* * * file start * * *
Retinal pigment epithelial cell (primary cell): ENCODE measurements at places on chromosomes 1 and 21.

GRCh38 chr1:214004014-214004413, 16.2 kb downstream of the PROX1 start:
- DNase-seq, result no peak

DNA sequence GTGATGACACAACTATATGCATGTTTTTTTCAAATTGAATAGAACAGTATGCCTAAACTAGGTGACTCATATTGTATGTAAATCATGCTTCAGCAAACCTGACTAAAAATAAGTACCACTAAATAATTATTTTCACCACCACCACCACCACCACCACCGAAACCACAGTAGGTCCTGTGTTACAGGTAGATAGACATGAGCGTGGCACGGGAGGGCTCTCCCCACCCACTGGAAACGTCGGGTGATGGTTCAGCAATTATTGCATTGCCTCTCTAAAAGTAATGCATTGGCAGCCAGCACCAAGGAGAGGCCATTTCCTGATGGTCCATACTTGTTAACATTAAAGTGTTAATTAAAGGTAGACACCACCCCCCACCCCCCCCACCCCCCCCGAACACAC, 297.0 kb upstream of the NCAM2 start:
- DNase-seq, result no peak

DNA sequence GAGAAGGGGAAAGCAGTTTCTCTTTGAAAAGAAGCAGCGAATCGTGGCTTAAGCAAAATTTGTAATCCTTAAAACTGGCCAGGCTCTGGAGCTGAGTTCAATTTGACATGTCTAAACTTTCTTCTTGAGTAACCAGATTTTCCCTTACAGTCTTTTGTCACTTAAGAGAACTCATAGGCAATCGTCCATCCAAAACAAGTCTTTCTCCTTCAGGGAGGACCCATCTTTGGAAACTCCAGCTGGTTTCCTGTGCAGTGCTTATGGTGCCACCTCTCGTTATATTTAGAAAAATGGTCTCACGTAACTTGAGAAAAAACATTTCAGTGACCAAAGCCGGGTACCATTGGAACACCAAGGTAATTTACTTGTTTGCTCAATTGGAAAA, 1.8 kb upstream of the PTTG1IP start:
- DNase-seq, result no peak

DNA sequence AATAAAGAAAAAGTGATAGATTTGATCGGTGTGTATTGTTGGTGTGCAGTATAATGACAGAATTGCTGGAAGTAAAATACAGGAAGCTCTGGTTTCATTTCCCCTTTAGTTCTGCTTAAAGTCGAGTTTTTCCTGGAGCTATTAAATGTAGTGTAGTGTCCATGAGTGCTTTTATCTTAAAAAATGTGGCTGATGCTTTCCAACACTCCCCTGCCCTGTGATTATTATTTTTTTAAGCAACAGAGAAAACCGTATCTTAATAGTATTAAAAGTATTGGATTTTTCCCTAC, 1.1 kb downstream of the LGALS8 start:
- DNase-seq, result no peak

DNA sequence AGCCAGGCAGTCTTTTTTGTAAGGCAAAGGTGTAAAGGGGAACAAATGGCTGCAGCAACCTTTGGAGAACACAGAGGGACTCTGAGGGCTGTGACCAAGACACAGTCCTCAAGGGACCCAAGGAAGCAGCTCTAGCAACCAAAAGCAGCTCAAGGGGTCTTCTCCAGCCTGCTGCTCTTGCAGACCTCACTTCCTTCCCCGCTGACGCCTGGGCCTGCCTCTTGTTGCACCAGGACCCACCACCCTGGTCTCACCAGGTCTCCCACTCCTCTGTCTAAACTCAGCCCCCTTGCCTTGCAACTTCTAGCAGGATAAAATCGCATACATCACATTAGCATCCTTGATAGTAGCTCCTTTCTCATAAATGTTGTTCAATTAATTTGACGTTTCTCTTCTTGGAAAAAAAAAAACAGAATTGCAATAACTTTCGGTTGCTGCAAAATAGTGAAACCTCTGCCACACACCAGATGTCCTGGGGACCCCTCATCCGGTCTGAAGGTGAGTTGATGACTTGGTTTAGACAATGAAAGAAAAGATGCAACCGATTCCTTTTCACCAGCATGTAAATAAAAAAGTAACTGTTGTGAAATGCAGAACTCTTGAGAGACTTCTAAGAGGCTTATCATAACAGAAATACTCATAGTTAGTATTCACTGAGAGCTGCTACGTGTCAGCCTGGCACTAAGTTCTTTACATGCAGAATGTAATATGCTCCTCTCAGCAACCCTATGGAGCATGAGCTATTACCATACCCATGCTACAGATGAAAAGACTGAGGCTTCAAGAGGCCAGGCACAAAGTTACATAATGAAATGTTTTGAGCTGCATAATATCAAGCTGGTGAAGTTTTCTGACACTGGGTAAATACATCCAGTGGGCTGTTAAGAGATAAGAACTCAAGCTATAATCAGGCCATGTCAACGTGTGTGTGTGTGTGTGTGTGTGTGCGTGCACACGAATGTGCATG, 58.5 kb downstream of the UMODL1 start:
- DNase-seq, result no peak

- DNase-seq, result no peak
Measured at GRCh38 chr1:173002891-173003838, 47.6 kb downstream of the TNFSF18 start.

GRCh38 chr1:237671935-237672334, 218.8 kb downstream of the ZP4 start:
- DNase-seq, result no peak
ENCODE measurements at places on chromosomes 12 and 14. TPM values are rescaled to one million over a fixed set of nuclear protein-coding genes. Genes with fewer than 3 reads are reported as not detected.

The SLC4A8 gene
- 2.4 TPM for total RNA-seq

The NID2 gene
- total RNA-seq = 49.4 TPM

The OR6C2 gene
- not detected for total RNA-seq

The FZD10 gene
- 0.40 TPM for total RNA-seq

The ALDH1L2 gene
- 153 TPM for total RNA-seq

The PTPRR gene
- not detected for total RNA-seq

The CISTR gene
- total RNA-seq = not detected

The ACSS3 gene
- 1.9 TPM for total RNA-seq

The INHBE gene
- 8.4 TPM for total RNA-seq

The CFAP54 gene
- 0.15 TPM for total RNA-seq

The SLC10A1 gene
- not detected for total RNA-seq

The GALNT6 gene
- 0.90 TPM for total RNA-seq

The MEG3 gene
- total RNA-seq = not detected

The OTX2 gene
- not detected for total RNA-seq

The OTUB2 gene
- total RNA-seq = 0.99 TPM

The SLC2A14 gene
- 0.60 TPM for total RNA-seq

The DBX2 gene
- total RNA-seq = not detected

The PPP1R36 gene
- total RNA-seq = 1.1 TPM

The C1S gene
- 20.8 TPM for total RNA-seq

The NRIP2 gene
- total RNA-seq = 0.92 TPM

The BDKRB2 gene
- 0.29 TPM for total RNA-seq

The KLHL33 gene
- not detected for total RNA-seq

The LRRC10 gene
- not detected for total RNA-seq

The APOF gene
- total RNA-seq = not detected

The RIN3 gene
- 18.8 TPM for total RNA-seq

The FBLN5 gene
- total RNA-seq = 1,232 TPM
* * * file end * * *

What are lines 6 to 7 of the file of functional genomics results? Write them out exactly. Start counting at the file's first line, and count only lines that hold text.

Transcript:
DNA sequence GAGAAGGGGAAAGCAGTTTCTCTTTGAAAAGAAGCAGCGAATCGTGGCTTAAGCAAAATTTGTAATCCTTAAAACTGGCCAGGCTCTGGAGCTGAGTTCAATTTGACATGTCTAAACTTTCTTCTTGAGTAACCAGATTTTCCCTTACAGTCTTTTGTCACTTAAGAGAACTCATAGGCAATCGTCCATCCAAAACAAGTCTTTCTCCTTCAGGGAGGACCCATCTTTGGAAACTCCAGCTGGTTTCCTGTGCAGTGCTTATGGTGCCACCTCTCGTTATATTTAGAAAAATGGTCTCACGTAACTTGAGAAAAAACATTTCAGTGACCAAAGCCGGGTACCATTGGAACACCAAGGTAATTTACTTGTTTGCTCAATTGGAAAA, 1.8 kb upstream of the PTTG1IP start:
- DNase-seq, result no peak